If getting captured in a winding citadel full of cranking levers, trapdoors, and various twists and turns isn’t your idea of fun, you might want to sit this one out. Fox is developing a life-sized replica of Mouse Trap for an upcoming reality competition, Deadline reports.
Rob Wade, the tactical genius behind Lego Masters and Mental Samurai, is designing a non-scripted adventure park that is said to be as physically demanding as it is mentally stimulating; players would have to contend with a supersized version of Mouse Trap with obstacles bigger than Double Dare. The goal of a game is to collect as much cheese as possible and avoid getting caught in the eponymous mouse trap, which can be manipulated with a crank to ensnare an opponent. Players would have to survive successive rounds to make it to the final battle. The participant with the most cheese, or conversely, the last player standing, wins.
Thrill-seekers interested in navigating a board game from hell would have plenty to enjoy in Mouse Trap. It’s going to be insanity on a scale that would typically make sense to mice, but is instead being built to terrify otherwise normal-sized people. It’s a nightmare scenario straight out of Alice in Wonderland, created from a board game that used to entertain children, and we couldn’t be more excited. If standard jungle gyms could be elevated to appeal to bodybuilders in American Ninja Warrior, there’s no reason Mouse Trap can’t amuse — and simultaneously horrify — adults.
Geno McDermott, President of U.S. Alternative Programming for Unscripted Television, teased audiences about Mouse Trap, among other popular children’s toys and board games, back in April. “Right when Lego Masters worked really well is when Hasbro acquired eOne, and the light bulb went off,” he said. “We have all this IP so we started developing shiny floor shows and different types of formats where we’re starting with a piece of IP instead of starting from scratch.”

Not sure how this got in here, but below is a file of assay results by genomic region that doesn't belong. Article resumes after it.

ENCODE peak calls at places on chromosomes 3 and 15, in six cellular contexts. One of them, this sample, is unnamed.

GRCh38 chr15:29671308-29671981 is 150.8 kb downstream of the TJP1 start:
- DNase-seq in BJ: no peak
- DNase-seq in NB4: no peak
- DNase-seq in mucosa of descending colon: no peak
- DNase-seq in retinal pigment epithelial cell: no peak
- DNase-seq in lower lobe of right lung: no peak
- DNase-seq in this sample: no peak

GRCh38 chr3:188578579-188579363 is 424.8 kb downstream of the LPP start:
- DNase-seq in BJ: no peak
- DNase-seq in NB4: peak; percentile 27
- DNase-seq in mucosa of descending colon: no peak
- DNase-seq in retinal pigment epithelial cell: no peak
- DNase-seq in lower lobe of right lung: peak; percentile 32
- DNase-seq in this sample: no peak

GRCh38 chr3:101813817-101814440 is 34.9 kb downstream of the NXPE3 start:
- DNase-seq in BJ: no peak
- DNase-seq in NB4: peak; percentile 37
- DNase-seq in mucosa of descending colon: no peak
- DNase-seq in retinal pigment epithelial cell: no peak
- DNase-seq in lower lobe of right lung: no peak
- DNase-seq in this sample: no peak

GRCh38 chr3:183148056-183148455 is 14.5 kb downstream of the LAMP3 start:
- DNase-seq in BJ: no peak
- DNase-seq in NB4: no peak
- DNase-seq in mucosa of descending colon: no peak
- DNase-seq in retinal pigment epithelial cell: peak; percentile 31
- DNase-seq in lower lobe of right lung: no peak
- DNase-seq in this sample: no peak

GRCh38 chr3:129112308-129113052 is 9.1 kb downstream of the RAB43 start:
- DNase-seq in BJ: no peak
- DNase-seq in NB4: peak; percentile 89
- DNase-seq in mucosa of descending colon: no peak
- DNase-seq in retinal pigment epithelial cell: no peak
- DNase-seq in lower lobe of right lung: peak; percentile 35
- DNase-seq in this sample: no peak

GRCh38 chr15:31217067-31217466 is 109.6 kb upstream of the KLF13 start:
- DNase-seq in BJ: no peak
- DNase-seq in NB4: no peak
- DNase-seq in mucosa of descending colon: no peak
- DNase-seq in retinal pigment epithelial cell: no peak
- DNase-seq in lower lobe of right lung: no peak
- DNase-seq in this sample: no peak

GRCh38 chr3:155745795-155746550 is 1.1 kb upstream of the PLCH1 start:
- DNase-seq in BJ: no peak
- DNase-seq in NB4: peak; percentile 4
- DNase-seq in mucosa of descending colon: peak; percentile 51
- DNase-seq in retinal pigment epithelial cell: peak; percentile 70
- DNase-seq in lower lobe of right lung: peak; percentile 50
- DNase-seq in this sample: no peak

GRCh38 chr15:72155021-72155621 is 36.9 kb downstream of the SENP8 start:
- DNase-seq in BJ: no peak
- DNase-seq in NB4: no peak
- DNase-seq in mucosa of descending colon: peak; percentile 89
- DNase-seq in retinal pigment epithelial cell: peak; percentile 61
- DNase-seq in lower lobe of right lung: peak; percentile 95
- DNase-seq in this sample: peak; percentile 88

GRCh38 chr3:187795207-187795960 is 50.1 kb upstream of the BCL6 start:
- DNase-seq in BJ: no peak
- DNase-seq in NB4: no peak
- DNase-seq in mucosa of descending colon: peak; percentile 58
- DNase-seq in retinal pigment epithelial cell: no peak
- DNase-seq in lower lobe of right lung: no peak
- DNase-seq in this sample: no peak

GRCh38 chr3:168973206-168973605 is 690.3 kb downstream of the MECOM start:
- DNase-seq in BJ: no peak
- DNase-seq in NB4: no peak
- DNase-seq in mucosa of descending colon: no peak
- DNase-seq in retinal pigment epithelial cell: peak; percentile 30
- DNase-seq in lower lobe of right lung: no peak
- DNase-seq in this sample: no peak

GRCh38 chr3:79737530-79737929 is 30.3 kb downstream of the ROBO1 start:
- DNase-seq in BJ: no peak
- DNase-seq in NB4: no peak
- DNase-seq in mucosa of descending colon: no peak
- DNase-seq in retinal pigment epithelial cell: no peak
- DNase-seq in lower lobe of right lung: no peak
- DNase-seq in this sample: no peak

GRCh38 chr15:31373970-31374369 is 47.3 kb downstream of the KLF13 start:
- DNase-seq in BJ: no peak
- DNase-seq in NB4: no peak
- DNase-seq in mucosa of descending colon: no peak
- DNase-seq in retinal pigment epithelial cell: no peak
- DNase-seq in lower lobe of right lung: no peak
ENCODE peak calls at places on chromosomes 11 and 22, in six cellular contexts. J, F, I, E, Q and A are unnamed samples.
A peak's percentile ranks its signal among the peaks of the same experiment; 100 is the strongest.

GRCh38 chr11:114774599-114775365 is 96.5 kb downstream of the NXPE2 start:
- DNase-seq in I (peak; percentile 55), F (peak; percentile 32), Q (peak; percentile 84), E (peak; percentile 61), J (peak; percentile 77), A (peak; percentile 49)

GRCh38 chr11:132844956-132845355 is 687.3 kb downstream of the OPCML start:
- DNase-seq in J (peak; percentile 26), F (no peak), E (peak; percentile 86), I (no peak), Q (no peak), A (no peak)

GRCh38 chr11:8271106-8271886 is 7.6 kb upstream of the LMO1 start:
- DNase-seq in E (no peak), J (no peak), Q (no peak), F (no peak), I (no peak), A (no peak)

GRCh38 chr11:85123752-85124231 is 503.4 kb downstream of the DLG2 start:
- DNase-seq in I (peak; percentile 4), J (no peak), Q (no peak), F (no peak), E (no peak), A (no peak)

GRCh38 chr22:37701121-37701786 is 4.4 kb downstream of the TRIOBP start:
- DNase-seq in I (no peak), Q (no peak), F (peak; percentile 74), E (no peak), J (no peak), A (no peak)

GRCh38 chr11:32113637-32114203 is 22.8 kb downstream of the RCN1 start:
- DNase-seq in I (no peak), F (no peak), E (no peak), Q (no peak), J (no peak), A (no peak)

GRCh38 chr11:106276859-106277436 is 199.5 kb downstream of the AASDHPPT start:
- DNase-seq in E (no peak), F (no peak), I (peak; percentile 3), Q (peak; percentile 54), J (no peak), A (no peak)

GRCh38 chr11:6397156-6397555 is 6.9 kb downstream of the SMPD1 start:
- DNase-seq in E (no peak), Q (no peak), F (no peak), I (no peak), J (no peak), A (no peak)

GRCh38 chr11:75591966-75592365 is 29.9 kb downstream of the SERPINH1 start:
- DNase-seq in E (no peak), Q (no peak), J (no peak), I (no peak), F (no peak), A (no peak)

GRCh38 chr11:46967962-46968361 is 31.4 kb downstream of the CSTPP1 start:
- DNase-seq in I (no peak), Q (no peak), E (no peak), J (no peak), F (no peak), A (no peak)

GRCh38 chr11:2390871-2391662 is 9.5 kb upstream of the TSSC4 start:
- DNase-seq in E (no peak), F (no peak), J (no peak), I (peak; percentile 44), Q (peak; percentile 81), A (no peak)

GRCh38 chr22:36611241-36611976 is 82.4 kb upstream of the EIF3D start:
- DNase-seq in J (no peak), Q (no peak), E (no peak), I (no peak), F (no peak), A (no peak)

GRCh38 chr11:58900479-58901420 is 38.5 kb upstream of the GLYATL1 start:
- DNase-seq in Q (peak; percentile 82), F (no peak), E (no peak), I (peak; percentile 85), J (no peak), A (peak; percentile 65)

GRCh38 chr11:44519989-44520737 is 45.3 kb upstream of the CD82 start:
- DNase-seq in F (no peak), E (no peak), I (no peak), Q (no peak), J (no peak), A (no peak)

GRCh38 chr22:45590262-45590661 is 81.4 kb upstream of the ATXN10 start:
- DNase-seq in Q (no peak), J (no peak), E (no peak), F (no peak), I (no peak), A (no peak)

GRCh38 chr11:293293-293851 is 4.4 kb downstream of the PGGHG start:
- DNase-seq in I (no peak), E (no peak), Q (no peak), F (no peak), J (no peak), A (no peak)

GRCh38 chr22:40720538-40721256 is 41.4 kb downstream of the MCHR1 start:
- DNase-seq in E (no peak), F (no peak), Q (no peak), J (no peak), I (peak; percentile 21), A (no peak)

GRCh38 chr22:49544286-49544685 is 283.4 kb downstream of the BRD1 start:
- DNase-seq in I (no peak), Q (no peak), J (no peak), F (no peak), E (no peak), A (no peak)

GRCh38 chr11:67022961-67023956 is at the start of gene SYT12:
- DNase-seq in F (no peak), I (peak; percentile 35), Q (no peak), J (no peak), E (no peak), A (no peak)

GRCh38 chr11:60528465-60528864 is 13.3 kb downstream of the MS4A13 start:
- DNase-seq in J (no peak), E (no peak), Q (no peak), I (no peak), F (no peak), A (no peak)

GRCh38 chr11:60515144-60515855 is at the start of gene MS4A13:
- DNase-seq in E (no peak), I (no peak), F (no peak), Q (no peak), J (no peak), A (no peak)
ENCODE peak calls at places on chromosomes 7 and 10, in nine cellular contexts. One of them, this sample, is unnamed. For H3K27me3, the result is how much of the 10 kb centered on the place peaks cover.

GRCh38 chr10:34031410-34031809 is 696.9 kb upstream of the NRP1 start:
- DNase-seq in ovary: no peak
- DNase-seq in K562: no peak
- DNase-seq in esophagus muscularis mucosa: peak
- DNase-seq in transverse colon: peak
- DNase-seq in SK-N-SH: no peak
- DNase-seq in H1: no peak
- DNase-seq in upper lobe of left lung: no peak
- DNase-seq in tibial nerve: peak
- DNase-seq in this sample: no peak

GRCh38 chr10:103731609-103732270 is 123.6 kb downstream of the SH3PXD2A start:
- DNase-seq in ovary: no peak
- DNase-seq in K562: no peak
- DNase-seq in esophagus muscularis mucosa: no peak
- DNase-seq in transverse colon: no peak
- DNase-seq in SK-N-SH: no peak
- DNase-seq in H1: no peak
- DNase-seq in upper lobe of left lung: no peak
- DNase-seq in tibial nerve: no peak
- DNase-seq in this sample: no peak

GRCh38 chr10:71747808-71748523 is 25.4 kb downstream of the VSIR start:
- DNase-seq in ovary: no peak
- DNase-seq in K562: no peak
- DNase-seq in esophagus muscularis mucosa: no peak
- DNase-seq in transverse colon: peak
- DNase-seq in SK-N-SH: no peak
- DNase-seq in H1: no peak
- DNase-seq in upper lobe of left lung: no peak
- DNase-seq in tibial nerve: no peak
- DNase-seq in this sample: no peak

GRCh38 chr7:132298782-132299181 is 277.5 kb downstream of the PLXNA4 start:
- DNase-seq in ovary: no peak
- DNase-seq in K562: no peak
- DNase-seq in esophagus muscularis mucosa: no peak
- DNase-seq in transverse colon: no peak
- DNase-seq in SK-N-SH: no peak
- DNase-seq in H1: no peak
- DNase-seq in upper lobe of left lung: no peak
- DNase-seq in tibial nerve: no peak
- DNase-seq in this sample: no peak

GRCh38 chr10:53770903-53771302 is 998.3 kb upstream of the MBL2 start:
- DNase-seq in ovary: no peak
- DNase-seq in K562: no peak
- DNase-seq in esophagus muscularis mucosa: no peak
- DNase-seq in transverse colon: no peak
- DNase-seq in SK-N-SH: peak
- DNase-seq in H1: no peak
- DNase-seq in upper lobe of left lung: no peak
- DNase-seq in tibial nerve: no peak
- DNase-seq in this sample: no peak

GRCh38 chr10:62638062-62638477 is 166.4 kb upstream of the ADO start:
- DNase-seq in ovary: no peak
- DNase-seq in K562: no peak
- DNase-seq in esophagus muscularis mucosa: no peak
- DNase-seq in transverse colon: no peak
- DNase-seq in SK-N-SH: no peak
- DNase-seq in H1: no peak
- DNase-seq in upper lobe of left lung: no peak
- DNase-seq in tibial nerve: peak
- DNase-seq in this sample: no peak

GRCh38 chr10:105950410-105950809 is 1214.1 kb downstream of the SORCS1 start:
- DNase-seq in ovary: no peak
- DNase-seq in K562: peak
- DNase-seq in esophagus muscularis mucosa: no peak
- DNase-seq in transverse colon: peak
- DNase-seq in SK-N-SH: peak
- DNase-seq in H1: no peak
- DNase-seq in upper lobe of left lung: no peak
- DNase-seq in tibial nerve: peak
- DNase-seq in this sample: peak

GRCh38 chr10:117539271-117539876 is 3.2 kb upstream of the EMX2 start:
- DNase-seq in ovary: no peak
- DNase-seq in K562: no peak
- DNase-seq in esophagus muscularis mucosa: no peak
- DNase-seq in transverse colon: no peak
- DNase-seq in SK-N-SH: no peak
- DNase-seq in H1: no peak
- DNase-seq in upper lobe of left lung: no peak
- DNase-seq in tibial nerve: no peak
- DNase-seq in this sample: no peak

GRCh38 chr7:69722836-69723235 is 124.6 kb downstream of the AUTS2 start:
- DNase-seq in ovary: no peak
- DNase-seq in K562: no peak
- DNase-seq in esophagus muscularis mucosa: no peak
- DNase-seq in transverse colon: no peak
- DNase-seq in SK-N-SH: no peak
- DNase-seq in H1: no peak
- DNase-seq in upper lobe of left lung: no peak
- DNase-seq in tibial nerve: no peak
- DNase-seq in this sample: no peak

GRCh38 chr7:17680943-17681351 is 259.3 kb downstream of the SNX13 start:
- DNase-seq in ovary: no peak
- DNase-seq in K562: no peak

The original Mouse Trap was a postwar creation by Marvin Glass, manufactured by Ideal Toy Company in 1963. It was a three-dimensional board game centered around a Rube Goldberg-type mousetrap that could be constructed from scratch. The structure incorporates elements of Ideal’s other big hit, the Rubik’s Cube, into its central mechanism, relying on careful strategy and the principles of probability to mislead players into getting caught in said nightmare citadel.
The object of a Mouse Trap match is to trap enemies on “cheese spaces” by using “trap spaces” to manipulate the mousetrap to one’s advantage. The last player standing wins. A Rube Goldberg machine is a complex web of interconnecting devices using the “snowball effect” — otherwise known as a chain reaction — to achieve the same goal. Think Dr. Emmett Brown’s dog-feeder from Back to the Future.
Mouse Trap has since evolved to include actual cheese pieces. Random triggers were hidden across the board, and the dice were replaced with a spin wheel. Players can now pull levers to activate traps instead of cranking gears. The object of every game has shifted from being the last person alive, to collecting as much cheese as possible. The Fox reality show will reportedly encourage participants to amass cheese as opposed to bagging enemies, though this could still be amended over time.
A niche section of Hollywood is no longer interested in comic book movies and live-action remakes. The great new trend is to adapt beloved toys, board games, and collectible cards into fresh IPs, from a Sunday cartoon inspired by Garbage Pail Kids to a feature film about Polly Pocket. Tara Long, Matt Walton, Matt Prichard, and Mark Herwick of Hasbro’s eOne have their pockets full with several new projects: an animated Clue, a live-action Dungeons & Dragons, a version of Risk written by House of Cards’ Beau Willimon, and a competitive Mouse Trap from Rob Wade. An Uno game show and a television version of Whac-a-Mole, courtesy of Mattel, are also on the way.